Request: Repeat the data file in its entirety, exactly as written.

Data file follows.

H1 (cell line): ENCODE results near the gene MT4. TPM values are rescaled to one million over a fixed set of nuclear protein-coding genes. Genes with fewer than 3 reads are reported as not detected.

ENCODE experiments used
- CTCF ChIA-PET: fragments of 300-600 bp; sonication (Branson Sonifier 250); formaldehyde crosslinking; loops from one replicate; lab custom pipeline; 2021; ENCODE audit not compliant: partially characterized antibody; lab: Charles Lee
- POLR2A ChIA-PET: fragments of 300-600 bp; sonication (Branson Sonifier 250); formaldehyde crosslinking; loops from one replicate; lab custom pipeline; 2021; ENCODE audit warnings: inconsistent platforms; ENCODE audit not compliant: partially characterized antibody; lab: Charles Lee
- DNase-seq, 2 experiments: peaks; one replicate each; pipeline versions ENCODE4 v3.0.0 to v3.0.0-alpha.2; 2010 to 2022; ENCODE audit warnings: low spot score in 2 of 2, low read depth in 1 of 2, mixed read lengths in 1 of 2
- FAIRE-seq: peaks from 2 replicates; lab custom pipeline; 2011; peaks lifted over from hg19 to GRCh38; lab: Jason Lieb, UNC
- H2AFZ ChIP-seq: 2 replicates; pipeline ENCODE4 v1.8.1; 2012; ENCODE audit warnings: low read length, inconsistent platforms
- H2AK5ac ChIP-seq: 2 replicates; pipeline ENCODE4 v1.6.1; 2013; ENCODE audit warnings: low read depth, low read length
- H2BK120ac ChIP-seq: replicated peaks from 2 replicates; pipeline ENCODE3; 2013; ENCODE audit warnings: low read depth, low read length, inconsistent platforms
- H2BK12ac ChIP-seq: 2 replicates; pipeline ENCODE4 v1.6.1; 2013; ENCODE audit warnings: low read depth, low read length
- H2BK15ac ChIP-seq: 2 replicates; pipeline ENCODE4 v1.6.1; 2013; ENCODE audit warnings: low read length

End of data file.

H1 (cell line): ENCODE results near the gene MT4. TPM values are rescaled to one million over a fixed set of nuclear protein-coding genes. Genes with fewer than 3 reads are reported as not detected.

ENCODE experiments used
- CTCF ChIA-PET: fragments of 300-600 bp; sonication (Branson Sonifier 250); formaldehyde crosslinking; loops from one replicate; lab custom pipeline; 2021; ENCODE audit not compliant: partially characterized antibody; lab: Charles Lee
- POLR2A ChIA-PET: fragments of 300-600 bp; sonication (Branson Sonifier 250); formaldehyde crosslinking; loops from one replicate; lab custom pipeline; 2021; ENCODE audit warnings: inconsistent platforms; ENCODE audit not compliant: partially characterized antibody; lab: Charles Lee
- DNase-seq, 2 experiments: peaks; one replicate each; pipeline versions ENCODE4 v3.0.0 to v3.0.0-alpha.2; 2010 to 2022; ENCODE audit warnings: low spot score in 2 of 2, low read depth in 1 of 2, mixed read lengths in 1 of 2
- FAIRE-seq: peaks from 2 replicates; lab custom pipeline; 2011; peaks lifted over from hg19 to GRCh38; lab: Jason Lieb, UNC
- H2AFZ ChIP-seq: 2 replicates; pipeline ENCODE4 v1.8.1; 2012; ENCODE audit warnings: low read length, inconsistent platforms
- H2AK5ac ChIP-seq: 2 replicates; pipeline ENCODE4 v1.6.1; 2013; ENCODE audit warnings: low read depth, low read length
- H2BK120ac ChIP-seq: replicated peaks from 2 replicates; pipeline ENCODE3; 2013; ENCODE audit warnings: low read depth, low read length, inconsistent platforms
- H2BK12ac ChIP-seq: 2 replicates; pipeline ENCODE4 v1.6.1; 2013; ENCODE audit warnings: low read depth, low read length
- H2BK15ac ChIP-seq: 2 replicates; pipeline ENCODE4 v1.6.1; 2013; ENCODE audit warnings: low read length